The Evening Rush for Monday, August 12, 2013

SHARE The Evening Rush for Monday, August 12, 2013

The must-read news stories for Monday, Aug. 12, 2013

During cross-examination in the Johnny Borizov trial last April, Jacob Nodarse holds the gun used to shoot and kill Michael Kramer and Kramer’s parents, Jeffrey and Lori. (Keri Wiginton/Pool)

75-year sentence in 2010 Darien triple murder

Jacob Nodarse, 26, will likely be behind bars until he is 98 years old after being sentenced to 75 years in prison Monday for gunning down three members of a family in Darien. Earlier, Nodarse pleaded guilty but mentally ill in the shootings of the Kramer family: Jeffrey, 50; Lori, 48; and their son, Michael, 20. Nodarse was coerced into the attacks by former friend Johnny Borizov, who was involved in a child custody battle at the time and was sentenced to life in prison last month. [Sun-Times]

Tables turn for taxpayers

Fran Spielman reports that a settlement payout will actually work in the city’s favor for once. Big Pharma will pay the city $2.5 million after being accused of marking up the prices of more than 400 prescription drugs purchased by city employees and retirees insured by Chicago. [Sun-Times]

“Breaking Bad” breaking records

The AMC hit show lit up Twitter last night and destroyed its previous ratings record. Nearly 6 million viewers tuned in. [Voices]

‘L’ is for Luigi

You’re forgiven if you mistake your Brown Line train home tonight for a Green Line train. Luigi, brother of Nintendo icon Mario, has taken over for a neat promotion. [RedEye]

Meanwhile, on the Blue Line . . .

Five people were arrested — including two men possibly dressed as women — after a bike messenger was robbed early this morning on the CTA. [Sun-Times]

Loops in the Loop

Dale Earnhardt Jr. took to State Street in front of the Chicago Theatre to do a burn-out in advance of next month’s Geico 400 at Chicagoland Speedway in Joliet. [DNAinfo]

‘Whitey’ Bulger convicted

The notorious Boston gangster was found guilty in a string of 11 killings in the 1970s and ’80s. His defense attorney says he will appeal. []

The Tweedy effect

Sasha Frere-Jones convenes a panel on how musicians will survive in the era of Spotify, including a look at the business model of Chicago’s own Wilco and Jeff Tweedy, who was profiled recently in Grid. [The New Yorker]

Rodeo no-no

A rodeo clown who was widely criticized for mocking the president by wearing a mask and asking the audience if they wanted to see “Obama run down by a bull” has been permanently banned from the Missouri State Fair. [Sun-Times]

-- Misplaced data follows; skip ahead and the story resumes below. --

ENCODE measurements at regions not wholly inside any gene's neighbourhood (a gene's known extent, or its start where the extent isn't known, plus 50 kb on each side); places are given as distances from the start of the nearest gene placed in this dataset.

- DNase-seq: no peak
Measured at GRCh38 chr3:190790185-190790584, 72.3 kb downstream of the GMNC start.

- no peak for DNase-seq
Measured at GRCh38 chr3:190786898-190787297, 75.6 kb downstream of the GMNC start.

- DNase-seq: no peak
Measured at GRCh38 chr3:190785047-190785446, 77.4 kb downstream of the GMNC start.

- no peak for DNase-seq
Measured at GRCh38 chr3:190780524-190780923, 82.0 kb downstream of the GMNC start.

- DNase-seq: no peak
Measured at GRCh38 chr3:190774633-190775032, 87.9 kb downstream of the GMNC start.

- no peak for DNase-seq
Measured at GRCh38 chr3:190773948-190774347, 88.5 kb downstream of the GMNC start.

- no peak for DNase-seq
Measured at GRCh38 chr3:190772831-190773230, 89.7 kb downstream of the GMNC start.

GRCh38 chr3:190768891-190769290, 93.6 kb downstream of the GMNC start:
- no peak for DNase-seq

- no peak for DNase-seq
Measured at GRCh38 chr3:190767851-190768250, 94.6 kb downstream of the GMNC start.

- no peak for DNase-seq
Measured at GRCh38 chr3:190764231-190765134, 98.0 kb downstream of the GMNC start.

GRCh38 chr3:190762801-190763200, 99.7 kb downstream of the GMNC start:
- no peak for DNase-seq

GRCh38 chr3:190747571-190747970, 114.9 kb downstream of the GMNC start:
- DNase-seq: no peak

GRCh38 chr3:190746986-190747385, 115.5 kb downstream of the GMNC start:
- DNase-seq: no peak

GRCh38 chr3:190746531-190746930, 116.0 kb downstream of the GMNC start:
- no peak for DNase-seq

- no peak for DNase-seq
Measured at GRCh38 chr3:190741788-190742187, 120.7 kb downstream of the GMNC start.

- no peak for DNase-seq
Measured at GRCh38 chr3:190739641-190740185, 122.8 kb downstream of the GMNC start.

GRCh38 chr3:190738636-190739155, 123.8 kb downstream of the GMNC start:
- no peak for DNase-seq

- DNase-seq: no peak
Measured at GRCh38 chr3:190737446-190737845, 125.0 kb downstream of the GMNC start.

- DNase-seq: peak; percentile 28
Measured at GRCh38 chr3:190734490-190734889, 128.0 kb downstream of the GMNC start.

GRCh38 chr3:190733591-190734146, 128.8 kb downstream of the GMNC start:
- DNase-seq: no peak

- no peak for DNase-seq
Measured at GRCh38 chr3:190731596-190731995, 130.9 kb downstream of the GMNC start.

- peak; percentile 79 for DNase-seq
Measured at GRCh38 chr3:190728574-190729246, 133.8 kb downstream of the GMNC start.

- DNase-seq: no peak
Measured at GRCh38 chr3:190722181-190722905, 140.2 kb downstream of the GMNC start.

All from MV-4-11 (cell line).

Who is Karen Lewis?

Among the things you may not have known about the president of the Chicago Teachers Union: She’s a “gourmet cook, film student and fluent Italian speaker who recently celebrated her bat mitzvah.” [Crain’s]

Leakers are monsters!

Lady Gaga, who has been spending time in Chicago lately (including to get her septum pierced), declared a “pop music emergency” in response to leaks of her new track, “Applause.” So she released it early. [Voices]

Get your eBooks!

The newest batch of Sun-Times eBooks is live and they’re free for members. Check out our lists of the 50 best Cubs and White Sox players and remember past years when you cared about baseball in August and beyond. [Sun-Times]

The Bright One

Michael Jordan can still dunk. Of course Michael Jordan can still dunk. He’s Michael Jordan. [Voices]


Sudoku; Weather; Traffic; CTA; Metra; Flight delays

And finally

Footage from the bizarre unreleased Jerry Lewis Holocaust film — “The Day the Clown Cried” — has surfaced. Oh, my. [Los Angeles Times]

The Latest
El pequeño y relativamente pobre país sudamericano ha recibido cuatro veces más venezolanos que Estados Unidos, pero ofrece una vía de integración. Fuimos a verlo.
Stepdaughter’s obsessive child seems to be getting the wrong lessons at home.
Damage was estimated at $50,000 from the bombing, which came as the club at Van Buren Street and Wabash Avenue was being prepared to reopen after being closed a year by federal injunction, according to the report published June 16, 1924.
Paul DeJong, Andrew Vaughn, Lenyn Sosa and Korey Lee homered and Erick Fedde worked out of trouble to navigate through six innings and provide the Sox with one of their most satisfying victories in an otherwise dismal first half.